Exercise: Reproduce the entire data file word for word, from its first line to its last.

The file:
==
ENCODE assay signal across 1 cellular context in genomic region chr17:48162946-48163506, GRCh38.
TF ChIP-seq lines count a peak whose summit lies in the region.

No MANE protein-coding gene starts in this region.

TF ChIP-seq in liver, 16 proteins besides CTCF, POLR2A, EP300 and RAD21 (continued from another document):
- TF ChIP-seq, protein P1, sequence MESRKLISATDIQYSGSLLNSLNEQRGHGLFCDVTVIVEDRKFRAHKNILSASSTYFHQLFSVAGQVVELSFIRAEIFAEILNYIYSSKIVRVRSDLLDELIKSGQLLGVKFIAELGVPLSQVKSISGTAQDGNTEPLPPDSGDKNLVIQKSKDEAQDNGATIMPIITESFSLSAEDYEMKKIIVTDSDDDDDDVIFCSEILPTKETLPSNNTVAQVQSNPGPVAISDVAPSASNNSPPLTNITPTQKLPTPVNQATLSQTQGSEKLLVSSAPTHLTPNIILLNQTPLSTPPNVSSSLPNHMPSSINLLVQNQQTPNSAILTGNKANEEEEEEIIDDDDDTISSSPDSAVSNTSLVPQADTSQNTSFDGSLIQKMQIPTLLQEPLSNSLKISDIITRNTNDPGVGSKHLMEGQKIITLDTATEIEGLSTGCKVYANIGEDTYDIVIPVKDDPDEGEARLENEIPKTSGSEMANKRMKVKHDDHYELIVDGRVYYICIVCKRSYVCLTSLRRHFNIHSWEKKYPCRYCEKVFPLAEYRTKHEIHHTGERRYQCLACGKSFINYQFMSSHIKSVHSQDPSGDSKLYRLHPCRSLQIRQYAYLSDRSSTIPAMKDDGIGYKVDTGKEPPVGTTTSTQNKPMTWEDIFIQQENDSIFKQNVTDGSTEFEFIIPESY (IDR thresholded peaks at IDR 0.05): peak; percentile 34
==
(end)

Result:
ENCODE assay signal across 1 cellular context in genomic region chr17:48162946-48163506, GRCh38.
TF ChIP-seq lines count a peak whose summit lies in the region.

No MANE protein-coding gene starts in this region.

TF ChIP-seq in liver, 16 proteins besides CTCF, POLR2A, EP300 and RAD21 (continued from another document):
- TF ChIP-seq, protein P1, sequence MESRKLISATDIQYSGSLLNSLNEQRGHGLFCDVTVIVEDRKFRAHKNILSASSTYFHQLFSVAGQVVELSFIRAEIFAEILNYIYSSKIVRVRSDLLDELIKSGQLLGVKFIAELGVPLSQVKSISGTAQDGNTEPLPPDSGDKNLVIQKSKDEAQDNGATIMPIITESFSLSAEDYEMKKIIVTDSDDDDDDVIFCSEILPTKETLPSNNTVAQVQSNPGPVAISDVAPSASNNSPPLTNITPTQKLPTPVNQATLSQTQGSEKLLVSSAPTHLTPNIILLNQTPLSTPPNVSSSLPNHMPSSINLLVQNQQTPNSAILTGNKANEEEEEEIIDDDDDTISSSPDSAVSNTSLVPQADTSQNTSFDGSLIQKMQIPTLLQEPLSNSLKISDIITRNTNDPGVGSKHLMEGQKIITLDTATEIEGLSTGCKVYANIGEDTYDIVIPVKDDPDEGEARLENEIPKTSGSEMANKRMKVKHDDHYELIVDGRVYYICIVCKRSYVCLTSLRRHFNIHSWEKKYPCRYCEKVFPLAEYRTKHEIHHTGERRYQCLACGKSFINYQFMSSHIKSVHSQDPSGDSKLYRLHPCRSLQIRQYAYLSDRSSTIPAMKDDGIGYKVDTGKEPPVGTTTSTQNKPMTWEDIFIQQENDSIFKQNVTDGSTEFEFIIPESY (IDR thresholded peaks at IDR 0.05): peak; percentile 34